In some way, the Christmas season reveals the condition of our soul. If we are focused on temporary conditions, seeking to satisfy ourselves with possessions and self-centered gratification, Christmas can become a season of stress, leaving us disappointed, exhausted and empty. But, when we approach the Christmas season in faith, our soul is stirred. When we focus on the miraculous goodness of God who sent His Son and when we seek opportunities for generosity and comfort to others, we discover joy and gladness. Our soul resonates with Mary, the mother of Jesus who sang, “My soul exalts the Lord and my spirit has rejoiced in God my savior. For he has had regard for the humble state of his bondslave; for behold from this time on, all generations will count me blessed. For the Mighty One has done great things for me and holy is His name. And his mercy is upon generation after generation toward those who fear Him. He has done mighty deeds with his arm; He has scattered those who were proud in the thoughts of their heart. He has brought down rulers from their thrones, and has exalted those who were humble. He has filled the hungry with good things; and sent the rich away empty handed.”

Monday, December 6, 2010

Secrets 12-06-2010

The Wikileaks secrets are still leaking. Most of the documents appear to be trivial and petty. Some of them are serious. All of it stems from words written and spoken in secret places that the participants never dreamed would be read or heard by anyone else. But what was said in private is now public and the international diplomatic world is reeling.

You would think that we would have learned our lesson about secrets. President Nixon and “all the President’s men” thought that they could get away with it. But every word uttered in the oval office found its way into print and into the public. The Watergate tapes ripped the mask off the public image of politics and left an entire generation disillusioned.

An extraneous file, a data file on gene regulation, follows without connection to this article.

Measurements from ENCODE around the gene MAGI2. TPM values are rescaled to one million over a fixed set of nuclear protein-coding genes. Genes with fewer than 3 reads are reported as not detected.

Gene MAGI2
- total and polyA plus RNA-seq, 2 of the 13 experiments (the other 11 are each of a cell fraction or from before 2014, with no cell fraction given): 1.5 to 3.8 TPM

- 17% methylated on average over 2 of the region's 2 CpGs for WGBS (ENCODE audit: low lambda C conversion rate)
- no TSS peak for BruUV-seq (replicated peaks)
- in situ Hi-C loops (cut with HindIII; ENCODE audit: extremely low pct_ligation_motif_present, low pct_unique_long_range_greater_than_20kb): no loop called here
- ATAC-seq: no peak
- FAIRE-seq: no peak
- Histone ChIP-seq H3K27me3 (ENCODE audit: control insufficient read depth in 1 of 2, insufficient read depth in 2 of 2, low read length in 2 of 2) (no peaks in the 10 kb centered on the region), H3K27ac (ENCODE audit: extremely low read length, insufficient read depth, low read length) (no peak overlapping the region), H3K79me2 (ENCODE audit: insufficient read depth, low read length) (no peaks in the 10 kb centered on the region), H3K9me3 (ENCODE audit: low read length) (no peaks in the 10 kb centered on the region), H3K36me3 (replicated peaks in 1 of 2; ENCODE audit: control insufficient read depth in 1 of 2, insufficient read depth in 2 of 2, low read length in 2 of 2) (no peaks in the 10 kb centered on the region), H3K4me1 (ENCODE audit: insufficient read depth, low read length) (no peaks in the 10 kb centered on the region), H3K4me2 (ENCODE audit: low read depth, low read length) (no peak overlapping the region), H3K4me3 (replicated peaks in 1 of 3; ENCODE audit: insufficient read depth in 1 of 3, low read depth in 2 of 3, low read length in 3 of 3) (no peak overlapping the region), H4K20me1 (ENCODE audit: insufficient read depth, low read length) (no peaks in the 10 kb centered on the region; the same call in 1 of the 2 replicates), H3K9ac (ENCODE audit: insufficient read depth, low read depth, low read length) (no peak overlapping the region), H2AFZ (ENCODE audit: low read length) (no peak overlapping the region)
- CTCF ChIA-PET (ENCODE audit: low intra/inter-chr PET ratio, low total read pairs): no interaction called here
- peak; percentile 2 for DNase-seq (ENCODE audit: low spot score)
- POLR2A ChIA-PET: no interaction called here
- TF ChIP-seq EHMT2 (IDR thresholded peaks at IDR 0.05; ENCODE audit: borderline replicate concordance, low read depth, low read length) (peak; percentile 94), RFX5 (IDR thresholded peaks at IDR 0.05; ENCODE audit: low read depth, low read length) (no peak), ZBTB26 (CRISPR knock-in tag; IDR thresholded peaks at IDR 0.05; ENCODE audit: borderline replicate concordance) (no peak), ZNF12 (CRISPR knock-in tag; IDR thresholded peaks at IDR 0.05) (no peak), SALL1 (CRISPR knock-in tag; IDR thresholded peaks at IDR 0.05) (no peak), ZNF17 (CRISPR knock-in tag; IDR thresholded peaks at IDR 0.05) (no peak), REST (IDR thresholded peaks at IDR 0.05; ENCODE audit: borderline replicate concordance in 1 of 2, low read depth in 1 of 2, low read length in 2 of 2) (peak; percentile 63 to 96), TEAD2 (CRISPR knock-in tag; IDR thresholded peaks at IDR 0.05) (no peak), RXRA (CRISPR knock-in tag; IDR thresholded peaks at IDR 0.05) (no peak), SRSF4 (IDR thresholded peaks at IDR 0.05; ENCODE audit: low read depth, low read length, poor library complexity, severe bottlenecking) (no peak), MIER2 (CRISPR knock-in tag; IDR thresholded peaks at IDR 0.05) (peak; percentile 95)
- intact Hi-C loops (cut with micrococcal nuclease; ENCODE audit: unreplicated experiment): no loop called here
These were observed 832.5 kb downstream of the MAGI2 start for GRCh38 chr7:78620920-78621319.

Twenty years later, Bill Clinton assumed that what he did in secret would remain secret. But what happened with Lewinsky behind closed doors became public record resulting in the second Presidential impeachment in history. In his autobiography Clinton confessed, “The question of secrets is one I have thought a lot about over the years. … Secrets can be an awful burden to bear, especially if some sense of shame is attached to them . … Of course, I didn’t begin to understand all this back when I became a secret-keeper. …I was always reluctant to discuss with anyone the most difficult parts of my personal life.”

Jesus warned us long ago that our secrets would become public. He said, “But there is nothing covered up that will not be revealed, and hidden that will not be known. Accordingly, whatever you have said in the dark will be heard in the light, and what you have whispered in the inner rooms will be proclaimed upon the housetops.” And again, He said, “For nothing is hidden, except to be revealed; nor has anything been secret, but that it would come to light.”

What we do and say when we are alone, when we think no one else is looking, that is the part of our life that ultimately determines our success or failure. We are defined by our conduct and our conversation in secret. Jesus constantly encouraged his followers to focus on what they did in secret. “When you pray,” He said, “go into your inner room, close your door and pray to your Father who is in secret, and your Father who sees what is done in secret will reward you.” And, “when you give to the poor, do not let your left hand know what your right hand is doing, so that your giving will be in secret; and your Father who sees what is done in secret will reward you.”

Jesus taught that those who say and do things privately that they do not want others to know about are like cups that are only washed on the outside. A slimy green scum continues to grow on the filth that is left on the inside. He compared people who keep up a public image that is not consistent with their secret conduct to marble tombs in graveyards. They appear whitewashed and clean on the outside, but inside they are filled with rotting and decaying bones.

When we do what is right in private, what is seen in public will take care of itself. The most important part of our lives is the secret part.